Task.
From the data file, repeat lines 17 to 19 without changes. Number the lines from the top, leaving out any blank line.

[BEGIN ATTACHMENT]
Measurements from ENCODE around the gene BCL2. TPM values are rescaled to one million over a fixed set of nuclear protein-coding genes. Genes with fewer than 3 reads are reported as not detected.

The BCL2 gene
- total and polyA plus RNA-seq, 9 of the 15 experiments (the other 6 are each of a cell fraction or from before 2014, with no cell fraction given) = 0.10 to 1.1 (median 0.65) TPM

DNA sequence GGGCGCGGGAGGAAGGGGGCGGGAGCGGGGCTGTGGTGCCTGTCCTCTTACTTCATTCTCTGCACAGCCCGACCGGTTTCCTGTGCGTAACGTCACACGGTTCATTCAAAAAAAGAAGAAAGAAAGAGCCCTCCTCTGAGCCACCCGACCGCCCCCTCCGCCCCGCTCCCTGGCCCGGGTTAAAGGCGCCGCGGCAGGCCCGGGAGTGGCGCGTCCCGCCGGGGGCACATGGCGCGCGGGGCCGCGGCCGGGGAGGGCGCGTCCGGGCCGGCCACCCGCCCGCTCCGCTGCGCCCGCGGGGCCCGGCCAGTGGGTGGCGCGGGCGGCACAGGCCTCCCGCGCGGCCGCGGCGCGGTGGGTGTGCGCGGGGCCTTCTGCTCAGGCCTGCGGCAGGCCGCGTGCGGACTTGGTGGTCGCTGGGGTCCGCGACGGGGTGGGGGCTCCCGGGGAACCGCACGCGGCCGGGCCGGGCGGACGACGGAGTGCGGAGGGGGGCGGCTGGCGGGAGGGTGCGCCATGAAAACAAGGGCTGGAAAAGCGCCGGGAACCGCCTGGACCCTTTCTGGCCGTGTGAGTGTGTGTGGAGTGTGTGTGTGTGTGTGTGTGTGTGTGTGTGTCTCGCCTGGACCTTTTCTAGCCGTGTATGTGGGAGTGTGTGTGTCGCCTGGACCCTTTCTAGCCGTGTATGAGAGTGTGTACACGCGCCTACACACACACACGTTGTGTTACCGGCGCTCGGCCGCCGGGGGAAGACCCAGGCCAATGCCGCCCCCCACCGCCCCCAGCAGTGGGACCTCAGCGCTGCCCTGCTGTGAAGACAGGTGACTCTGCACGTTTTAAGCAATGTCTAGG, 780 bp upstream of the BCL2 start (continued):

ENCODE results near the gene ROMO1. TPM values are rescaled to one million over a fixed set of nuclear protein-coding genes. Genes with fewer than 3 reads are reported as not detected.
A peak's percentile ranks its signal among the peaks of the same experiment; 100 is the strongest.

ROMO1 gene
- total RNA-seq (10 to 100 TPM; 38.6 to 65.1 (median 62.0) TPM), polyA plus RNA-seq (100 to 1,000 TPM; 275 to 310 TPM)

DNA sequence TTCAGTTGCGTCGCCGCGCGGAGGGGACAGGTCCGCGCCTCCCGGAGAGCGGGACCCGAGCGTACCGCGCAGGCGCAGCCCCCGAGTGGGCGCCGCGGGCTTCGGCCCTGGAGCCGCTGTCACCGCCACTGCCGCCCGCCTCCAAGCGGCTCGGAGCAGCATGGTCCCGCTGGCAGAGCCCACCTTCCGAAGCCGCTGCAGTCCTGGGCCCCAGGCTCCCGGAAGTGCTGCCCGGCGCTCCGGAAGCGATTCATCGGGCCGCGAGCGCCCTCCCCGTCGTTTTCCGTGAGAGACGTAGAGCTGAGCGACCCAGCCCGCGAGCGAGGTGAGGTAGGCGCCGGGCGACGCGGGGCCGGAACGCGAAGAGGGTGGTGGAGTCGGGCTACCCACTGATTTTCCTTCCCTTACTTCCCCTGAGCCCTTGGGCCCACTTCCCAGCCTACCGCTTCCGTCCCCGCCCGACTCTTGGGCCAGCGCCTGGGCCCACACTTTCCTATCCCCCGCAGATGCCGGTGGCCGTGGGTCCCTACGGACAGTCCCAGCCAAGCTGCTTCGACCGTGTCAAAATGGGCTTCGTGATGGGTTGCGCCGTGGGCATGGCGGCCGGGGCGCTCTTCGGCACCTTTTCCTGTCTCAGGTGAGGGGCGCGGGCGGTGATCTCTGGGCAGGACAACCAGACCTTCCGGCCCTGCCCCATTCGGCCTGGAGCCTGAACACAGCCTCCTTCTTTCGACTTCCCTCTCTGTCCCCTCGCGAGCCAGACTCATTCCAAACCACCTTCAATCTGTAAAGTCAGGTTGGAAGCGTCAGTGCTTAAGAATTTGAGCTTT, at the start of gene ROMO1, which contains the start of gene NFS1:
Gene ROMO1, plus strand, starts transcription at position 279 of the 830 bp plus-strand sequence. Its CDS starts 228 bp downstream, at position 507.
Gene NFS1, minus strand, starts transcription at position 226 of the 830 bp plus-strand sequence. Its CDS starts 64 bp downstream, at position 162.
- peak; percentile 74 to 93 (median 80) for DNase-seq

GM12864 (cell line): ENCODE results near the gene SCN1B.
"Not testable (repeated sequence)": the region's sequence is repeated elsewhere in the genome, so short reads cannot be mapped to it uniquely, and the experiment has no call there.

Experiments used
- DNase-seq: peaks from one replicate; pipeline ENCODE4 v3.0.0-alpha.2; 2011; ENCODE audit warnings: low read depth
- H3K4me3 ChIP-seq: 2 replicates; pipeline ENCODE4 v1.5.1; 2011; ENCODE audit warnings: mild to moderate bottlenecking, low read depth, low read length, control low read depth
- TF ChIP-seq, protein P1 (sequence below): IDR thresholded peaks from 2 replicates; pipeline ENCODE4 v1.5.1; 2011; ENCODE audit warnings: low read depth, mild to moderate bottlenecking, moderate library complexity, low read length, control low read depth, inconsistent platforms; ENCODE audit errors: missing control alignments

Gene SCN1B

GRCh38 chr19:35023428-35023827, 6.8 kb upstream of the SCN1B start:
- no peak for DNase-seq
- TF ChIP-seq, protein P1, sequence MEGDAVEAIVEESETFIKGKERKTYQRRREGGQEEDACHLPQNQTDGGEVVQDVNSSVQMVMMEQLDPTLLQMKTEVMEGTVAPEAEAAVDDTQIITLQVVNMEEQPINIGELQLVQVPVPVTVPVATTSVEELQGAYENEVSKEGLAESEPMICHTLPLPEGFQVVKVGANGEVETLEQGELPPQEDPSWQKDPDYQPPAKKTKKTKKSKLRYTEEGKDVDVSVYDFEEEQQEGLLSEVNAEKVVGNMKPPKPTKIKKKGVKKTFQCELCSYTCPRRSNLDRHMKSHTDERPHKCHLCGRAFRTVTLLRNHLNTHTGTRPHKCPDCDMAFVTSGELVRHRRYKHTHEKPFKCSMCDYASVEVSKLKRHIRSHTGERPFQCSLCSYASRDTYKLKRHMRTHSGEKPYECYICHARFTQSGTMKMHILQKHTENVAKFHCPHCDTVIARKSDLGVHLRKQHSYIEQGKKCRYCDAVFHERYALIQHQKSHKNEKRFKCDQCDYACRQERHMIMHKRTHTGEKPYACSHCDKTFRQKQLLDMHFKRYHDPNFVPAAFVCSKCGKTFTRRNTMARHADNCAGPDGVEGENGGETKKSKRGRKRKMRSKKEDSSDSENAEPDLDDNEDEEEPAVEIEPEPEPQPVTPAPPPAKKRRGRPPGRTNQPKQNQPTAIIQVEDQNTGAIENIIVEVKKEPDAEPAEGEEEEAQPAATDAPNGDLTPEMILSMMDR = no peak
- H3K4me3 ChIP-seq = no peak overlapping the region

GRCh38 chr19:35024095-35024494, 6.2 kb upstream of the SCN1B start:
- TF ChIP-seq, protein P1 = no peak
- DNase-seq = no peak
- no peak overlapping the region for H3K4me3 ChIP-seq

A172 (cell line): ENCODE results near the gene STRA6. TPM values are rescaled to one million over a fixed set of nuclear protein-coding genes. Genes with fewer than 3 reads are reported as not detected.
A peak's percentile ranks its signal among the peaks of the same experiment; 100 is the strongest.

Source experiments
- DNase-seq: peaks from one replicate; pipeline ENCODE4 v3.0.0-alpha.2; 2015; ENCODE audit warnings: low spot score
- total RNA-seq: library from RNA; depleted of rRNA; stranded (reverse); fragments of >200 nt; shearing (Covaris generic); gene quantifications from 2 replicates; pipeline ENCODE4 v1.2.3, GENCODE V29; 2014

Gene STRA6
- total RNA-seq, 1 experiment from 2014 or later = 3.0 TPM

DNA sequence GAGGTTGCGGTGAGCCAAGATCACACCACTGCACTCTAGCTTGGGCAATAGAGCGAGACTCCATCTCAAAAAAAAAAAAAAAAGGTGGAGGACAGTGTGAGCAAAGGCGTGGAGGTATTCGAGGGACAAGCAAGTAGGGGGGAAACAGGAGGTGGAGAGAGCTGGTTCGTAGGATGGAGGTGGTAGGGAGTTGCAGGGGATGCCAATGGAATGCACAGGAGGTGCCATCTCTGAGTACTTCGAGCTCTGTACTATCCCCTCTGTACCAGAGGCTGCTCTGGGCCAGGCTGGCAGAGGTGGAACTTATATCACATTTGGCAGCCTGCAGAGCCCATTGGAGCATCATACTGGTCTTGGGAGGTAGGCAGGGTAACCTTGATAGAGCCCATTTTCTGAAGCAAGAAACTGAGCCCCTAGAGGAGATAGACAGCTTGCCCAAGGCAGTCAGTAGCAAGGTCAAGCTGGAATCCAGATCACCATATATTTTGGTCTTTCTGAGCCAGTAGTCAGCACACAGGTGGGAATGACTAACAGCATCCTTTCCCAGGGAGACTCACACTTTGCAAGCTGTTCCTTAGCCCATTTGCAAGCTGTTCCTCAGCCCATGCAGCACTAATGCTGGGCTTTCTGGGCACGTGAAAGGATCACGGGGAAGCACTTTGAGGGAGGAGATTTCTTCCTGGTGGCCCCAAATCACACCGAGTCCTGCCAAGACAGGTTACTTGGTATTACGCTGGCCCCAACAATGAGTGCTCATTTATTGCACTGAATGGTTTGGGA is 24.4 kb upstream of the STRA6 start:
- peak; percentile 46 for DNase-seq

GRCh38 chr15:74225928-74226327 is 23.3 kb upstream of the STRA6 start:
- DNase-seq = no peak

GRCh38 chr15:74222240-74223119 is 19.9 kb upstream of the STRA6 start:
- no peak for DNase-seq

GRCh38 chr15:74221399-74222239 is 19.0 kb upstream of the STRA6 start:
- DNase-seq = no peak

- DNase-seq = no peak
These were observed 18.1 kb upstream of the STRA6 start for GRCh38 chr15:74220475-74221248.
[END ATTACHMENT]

- H3K4me3 ChIP-seq: 2 replicates; pipeline ENCODE4 v1.5.1; 2011; ENCODE audit warnings: mild to moderate bottlenecking, low read depth, low read length, control low read depth
- TF ChIP-seq, protein P1 (sequence below): IDR thresholded peaks from 2 replicates; pipeline ENCODE4 v1.5.1; 2011; ENCODE audit warnings: low read depth, mild to moderate bottlenecking, moderate library complexity, low read length, control low read depth, inconsistent platforms; ENCODE audit errors: missing control alignments

Gene SCN1B